three-and-half-stars
Bookmarks Issue: 
13-Nov-Dec-2004
user_rating: 
0

A-FirstDesireGoldie Cohen’s disappearance from her Buffalo, New York home is as much a source of frustration for her family as it is for grief. Goldie, 33, the oldest of five siblings and the only one born in their native Russia, has managed the Cohen household since the death of her mother. Told from the different perspectives of the Cohen children, First Desire shows how Goldie’s sudden absence forces the family to reassign responsibilities. But, more importantly, it provides the impetus for patriarch Abe Cohen and his children to examine their barren, estranged lives.
Pantheon. 320 pages. $24. ISBN: 0375423087

Boston Globe 4 of 5 Stars
"The First Desire is studious in its avoidance of the histrionic. Reisman finds more than adequate richness in the internal perspective. … Her novel implies that dealing with one’s parents and family, and proceeding through the seven ages, are drama enough." Elsbeth Lindner

San Francisco Chronicle 4 of 5 Stars
"It all sounds grim, but therein lies Reisman’s genius. She has produced a book that generates its own world and holds the reader captive, willingly, to its landscape." Marianne Wiggins

New York Times 3.5 of 5 Stars
This is a dangerous way to write. In excess it can lead to the vapors. It can generate precious, hypersensitive raptures that obscure other meaning. But Ms. Reisman is artful and careful in ways that keep the pressure, the strangeness, the fizzing, the quivering and the ‘hot vague stillness’ at bay." Janet Maslin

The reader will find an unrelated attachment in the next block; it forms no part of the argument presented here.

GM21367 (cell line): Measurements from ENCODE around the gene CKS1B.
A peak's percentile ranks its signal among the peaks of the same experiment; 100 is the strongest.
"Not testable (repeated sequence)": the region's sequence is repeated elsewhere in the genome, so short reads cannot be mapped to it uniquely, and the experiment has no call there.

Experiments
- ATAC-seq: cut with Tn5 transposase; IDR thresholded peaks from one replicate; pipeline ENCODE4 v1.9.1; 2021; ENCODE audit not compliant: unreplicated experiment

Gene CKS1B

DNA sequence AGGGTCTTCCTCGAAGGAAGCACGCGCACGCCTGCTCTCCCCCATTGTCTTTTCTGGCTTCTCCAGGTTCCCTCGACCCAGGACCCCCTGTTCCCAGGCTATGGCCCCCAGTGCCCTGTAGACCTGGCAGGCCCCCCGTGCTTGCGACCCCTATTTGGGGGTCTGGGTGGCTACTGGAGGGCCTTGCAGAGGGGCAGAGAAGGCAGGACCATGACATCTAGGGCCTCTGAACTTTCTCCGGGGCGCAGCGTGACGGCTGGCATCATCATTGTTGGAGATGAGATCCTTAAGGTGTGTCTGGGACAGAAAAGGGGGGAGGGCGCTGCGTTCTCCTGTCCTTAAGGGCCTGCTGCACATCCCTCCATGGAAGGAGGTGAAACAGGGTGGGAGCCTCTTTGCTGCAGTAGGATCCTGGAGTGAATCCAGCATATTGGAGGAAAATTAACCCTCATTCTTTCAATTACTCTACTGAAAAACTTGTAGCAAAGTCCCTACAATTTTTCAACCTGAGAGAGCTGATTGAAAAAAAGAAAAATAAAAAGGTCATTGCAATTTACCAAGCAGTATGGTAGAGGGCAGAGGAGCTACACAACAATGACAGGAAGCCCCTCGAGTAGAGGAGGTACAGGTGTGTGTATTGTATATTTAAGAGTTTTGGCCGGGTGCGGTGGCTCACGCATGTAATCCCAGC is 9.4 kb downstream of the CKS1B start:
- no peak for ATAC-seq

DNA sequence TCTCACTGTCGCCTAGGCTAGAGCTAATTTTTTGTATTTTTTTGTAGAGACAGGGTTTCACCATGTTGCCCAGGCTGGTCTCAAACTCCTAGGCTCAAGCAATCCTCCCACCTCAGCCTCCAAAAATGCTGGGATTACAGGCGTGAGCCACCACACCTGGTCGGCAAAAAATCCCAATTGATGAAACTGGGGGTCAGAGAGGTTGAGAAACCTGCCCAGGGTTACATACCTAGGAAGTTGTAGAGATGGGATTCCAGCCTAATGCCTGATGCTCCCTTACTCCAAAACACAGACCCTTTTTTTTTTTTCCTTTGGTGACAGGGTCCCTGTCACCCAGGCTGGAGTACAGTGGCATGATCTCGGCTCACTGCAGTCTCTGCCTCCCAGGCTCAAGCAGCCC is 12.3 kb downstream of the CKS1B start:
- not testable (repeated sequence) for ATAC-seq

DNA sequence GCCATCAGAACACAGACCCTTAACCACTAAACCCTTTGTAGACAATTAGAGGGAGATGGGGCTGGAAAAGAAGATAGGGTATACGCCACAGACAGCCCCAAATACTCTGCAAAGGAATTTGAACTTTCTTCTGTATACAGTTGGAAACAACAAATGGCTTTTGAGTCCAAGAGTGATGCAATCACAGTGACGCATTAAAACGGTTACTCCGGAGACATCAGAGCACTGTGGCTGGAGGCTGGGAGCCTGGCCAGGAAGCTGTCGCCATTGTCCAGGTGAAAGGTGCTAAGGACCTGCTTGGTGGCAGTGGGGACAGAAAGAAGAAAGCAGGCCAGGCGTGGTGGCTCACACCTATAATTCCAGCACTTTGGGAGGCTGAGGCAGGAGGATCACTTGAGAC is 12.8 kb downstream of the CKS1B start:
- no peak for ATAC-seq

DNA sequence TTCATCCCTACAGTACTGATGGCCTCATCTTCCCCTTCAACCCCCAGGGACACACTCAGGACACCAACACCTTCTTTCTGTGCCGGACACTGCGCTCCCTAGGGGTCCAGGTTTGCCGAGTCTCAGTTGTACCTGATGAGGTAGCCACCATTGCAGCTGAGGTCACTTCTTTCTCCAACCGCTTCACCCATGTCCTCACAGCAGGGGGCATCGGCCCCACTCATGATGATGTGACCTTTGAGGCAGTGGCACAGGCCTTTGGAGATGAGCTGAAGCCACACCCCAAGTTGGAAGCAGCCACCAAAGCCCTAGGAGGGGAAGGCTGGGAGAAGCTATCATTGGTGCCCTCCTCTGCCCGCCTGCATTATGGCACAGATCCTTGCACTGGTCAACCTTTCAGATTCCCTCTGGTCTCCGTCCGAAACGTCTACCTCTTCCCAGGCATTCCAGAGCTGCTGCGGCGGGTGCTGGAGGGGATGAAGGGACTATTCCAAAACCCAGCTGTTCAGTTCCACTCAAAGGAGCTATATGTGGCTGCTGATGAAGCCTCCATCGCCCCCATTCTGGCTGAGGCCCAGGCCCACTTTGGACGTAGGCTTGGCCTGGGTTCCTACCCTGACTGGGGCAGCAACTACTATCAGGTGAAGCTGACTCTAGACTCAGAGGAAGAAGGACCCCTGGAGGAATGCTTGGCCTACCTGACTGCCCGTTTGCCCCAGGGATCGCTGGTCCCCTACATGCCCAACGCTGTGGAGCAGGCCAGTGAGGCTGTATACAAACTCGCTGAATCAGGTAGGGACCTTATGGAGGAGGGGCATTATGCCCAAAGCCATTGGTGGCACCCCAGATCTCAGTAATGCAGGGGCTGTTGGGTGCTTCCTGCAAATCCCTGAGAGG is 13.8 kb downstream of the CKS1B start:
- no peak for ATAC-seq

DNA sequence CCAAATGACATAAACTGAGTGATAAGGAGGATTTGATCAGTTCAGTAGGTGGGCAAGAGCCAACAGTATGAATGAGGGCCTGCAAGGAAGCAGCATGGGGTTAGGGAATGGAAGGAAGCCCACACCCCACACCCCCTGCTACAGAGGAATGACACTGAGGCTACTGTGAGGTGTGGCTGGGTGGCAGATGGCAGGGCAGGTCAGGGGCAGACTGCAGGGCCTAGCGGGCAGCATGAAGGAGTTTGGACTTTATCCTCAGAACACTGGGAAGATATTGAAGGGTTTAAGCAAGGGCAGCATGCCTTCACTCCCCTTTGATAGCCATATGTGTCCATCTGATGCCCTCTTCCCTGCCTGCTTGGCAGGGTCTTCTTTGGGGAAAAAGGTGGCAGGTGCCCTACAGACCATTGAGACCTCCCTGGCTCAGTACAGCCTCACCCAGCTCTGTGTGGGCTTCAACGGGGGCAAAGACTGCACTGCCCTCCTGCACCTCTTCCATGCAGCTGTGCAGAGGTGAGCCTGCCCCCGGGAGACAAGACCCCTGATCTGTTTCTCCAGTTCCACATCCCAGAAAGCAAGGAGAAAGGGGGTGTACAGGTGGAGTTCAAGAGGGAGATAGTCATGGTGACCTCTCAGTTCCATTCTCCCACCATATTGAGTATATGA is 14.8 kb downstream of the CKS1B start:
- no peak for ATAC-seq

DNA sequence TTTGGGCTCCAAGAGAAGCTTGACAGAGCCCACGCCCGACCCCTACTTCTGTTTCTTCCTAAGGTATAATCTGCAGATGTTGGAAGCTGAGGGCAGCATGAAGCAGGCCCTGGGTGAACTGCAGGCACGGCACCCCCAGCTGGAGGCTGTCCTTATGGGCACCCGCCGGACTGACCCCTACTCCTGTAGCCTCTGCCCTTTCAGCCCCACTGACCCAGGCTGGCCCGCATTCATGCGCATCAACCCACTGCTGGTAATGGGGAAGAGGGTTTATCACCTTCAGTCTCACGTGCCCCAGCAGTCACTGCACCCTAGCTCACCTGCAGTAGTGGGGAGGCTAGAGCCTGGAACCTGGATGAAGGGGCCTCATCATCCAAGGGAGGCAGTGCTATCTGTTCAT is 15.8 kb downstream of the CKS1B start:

NY Times Book Review 2.5 of 5 Stars
"The First Desire is a book of rhythms and reveries but not of revelations, a story in which people can share, for decades, a house, a history and little else. … Reisman evokes the shutters put up by solipsism rather too well; for all its quiet wisdom, The First Desire doesn’t admit quite enough light." Sarah Churchwell

Critical Summary

Critics generally applaud The First Desire as a triumph of style over substance—not that the novel lacks emotional depth. Rather, it’s Reisman’s ability to enliven a dark, forbidding story with skillful writing that critics viewed as a great accomplishment. Her use of a serial narrative betrays a hint of Reisman’s skill for short fiction (her collection House Fires won the 1999 Iowa Short Fiction Award), but it is never a disservice to the story. In fact, the author’s ability to inhabit multiple characters is widely praised. Though The First Desire is not for fans of picaresque narratives, those who enjoy (estranged) family sagas will enjoy the novel.